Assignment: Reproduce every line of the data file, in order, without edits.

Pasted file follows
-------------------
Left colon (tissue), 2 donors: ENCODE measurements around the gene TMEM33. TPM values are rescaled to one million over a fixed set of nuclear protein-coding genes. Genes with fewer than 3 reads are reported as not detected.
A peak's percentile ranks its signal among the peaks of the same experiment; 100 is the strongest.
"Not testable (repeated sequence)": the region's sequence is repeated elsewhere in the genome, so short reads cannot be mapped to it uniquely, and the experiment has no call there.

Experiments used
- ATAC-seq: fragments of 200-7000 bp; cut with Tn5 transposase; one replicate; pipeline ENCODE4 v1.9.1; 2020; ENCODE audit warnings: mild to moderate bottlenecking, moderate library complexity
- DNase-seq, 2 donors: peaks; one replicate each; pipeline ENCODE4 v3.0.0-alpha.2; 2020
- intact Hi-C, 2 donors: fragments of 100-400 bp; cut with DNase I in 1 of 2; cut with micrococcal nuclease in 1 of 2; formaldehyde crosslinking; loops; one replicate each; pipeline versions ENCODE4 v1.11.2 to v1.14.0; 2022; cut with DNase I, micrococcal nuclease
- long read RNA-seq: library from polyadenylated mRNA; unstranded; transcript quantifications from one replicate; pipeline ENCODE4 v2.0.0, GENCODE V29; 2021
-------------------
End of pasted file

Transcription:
Left colon (tissue), 2 donors: ENCODE measurements around the gene TMEM33. TPM values are rescaled to one million over a fixed set of nuclear protein-coding genes. Genes with fewer than 3 reads are reported as not detected.
A peak's percentile ranks its signal among the peaks of the same experiment; 100 is the strongest.
"Not testable (repeated sequence)": the region's sequence is repeated elsewhere in the genome, so short reads cannot be mapped to it uniquely, and the experiment has no call there.

Experiments used
- ATAC-seq: fragments of 200-7000 bp; cut with Tn5 transposase; one replicate; pipeline ENCODE4 v1.9.1; 2020; ENCODE audit warnings: mild to moderate bottlenecking, moderate library complexity
- DNase-seq, 2 donors: peaks; one replicate each; pipeline ENCODE4 v3.0.0-alpha.2; 2020
- intact Hi-C, 2 donors: fragments of 100-400 bp; cut with DNase I in 1 of 2; cut with micrococcal nuclease in 1 of 2; formaldehyde crosslinking; loops; one replicate each; pipeline versions ENCODE4 v1.11.2 to v1.14.0; 2022; cut with DNase I, micrococcal nuclease
- long read RNA-seq: library from polyadenylated mRNA; unstranded; transcript quantifications from one replicate; pipeline ENCODE4 v2.0.0, GENCODE V29; 2021